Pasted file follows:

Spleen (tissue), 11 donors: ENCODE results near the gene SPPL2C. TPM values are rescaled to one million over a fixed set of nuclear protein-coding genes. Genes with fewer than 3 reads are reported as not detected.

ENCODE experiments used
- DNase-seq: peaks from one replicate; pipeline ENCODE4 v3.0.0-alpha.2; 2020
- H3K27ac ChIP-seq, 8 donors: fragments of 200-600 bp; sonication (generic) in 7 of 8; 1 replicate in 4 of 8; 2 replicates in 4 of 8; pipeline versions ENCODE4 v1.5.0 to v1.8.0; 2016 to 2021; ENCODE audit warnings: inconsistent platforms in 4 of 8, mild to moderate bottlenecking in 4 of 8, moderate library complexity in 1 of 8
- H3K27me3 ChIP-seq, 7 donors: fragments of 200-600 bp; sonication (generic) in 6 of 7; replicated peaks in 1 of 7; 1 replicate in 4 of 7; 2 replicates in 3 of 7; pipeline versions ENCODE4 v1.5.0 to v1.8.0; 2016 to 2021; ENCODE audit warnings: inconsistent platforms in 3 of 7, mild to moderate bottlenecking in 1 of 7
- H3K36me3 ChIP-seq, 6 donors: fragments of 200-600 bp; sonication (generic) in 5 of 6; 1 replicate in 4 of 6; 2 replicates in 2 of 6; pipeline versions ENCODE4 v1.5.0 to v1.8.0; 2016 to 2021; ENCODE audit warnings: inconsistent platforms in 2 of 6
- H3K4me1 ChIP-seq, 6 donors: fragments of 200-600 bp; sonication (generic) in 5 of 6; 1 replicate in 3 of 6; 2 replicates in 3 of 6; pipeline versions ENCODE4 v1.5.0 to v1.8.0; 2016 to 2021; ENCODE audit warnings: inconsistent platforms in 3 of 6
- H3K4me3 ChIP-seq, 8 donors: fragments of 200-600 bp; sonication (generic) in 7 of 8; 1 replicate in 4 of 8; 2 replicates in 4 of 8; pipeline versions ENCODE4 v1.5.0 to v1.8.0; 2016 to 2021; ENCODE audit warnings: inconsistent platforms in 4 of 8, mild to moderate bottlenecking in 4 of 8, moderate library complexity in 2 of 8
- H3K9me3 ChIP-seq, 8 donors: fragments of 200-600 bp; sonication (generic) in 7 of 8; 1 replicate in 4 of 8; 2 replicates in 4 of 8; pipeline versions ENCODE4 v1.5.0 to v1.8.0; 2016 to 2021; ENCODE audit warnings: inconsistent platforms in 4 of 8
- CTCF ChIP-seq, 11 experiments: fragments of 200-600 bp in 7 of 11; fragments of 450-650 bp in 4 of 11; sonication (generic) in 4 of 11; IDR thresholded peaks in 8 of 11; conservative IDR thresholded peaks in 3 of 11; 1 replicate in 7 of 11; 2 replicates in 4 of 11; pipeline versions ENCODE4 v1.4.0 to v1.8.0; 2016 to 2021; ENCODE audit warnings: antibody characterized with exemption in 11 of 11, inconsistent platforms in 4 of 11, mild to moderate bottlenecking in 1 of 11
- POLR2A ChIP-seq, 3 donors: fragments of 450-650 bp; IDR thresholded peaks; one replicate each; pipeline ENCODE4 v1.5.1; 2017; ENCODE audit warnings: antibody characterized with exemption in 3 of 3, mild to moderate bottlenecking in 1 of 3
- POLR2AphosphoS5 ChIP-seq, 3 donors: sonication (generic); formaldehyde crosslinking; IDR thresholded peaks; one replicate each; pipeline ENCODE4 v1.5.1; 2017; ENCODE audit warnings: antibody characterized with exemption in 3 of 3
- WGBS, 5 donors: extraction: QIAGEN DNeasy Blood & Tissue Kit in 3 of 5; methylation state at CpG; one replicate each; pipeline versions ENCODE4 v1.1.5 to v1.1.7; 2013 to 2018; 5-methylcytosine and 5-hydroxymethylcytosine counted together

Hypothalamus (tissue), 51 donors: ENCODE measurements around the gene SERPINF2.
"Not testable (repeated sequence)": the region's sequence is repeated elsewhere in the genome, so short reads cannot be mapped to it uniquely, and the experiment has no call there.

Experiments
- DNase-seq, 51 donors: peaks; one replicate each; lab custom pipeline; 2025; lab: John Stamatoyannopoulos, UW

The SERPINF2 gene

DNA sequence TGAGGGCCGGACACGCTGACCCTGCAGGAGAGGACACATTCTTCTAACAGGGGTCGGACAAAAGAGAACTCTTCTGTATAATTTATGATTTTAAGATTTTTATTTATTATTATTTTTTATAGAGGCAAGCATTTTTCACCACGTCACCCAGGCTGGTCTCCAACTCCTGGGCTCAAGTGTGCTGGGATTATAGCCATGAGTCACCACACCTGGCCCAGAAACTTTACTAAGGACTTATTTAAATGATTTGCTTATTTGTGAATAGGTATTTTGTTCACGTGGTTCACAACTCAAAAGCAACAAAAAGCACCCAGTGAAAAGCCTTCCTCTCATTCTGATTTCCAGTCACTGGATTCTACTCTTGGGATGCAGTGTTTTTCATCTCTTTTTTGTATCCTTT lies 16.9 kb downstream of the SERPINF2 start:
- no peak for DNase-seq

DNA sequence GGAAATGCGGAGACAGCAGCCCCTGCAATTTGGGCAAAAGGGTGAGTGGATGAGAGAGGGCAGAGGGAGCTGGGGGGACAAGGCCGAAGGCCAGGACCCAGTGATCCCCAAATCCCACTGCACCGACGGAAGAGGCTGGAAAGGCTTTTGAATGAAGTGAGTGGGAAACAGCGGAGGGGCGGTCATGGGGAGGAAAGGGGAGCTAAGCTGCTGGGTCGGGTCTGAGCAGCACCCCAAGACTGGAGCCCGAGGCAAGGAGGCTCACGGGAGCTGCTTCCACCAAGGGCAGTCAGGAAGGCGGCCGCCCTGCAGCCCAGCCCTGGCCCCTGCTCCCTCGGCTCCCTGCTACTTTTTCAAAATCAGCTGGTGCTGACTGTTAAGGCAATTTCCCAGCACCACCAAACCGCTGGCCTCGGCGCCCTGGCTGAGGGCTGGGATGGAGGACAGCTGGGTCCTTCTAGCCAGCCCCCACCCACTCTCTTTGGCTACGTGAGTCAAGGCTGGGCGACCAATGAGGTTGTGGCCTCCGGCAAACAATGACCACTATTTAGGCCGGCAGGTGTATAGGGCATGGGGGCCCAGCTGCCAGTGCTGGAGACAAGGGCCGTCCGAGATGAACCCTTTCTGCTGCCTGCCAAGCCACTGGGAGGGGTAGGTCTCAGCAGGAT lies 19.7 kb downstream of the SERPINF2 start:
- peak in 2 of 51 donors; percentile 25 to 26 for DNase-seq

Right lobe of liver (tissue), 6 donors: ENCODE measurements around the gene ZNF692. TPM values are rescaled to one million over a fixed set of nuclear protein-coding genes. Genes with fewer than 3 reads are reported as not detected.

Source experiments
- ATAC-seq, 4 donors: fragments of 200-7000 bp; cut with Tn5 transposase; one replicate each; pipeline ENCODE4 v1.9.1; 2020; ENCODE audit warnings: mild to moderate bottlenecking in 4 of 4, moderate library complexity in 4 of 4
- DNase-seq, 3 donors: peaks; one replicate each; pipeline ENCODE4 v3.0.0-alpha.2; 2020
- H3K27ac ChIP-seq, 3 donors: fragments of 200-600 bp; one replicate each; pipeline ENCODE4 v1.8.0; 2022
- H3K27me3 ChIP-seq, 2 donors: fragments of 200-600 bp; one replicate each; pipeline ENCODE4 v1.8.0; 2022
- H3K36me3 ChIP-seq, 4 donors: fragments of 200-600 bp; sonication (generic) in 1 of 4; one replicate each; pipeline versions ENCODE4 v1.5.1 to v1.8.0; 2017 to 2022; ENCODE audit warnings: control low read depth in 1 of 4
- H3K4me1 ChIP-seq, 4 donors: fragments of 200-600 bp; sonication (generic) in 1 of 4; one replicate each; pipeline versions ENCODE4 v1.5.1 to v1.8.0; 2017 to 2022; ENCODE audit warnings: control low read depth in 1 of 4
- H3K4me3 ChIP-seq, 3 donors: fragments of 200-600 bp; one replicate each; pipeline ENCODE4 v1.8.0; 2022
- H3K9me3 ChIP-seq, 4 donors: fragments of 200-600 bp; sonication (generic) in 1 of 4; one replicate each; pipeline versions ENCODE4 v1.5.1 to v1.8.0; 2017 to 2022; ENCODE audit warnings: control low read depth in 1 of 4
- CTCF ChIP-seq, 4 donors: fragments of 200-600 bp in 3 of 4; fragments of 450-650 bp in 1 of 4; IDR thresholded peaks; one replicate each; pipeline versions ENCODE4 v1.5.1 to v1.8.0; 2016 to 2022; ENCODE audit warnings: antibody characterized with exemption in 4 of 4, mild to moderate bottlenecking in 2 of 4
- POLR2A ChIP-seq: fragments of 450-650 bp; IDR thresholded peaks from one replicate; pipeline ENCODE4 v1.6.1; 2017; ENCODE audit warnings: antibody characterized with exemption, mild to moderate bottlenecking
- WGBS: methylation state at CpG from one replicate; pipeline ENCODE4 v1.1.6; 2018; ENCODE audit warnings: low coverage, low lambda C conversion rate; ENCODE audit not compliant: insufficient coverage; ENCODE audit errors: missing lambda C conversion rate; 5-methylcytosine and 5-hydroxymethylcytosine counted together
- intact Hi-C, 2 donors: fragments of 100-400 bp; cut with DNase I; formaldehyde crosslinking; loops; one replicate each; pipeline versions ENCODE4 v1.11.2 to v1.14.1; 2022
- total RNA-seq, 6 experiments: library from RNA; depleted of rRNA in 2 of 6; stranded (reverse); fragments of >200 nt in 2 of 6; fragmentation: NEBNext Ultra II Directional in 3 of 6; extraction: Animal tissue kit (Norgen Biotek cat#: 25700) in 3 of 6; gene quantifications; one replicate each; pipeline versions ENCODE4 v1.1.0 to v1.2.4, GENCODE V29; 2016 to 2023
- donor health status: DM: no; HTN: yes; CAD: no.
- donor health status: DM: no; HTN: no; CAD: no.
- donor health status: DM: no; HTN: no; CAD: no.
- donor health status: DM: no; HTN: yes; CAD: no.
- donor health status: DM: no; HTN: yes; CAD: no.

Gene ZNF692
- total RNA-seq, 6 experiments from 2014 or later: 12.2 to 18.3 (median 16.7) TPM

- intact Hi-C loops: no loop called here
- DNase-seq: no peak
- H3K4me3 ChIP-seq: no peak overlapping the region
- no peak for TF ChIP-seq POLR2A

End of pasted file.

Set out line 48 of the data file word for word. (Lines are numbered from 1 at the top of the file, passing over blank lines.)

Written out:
- no peak for TF ChIP-seq POLR2A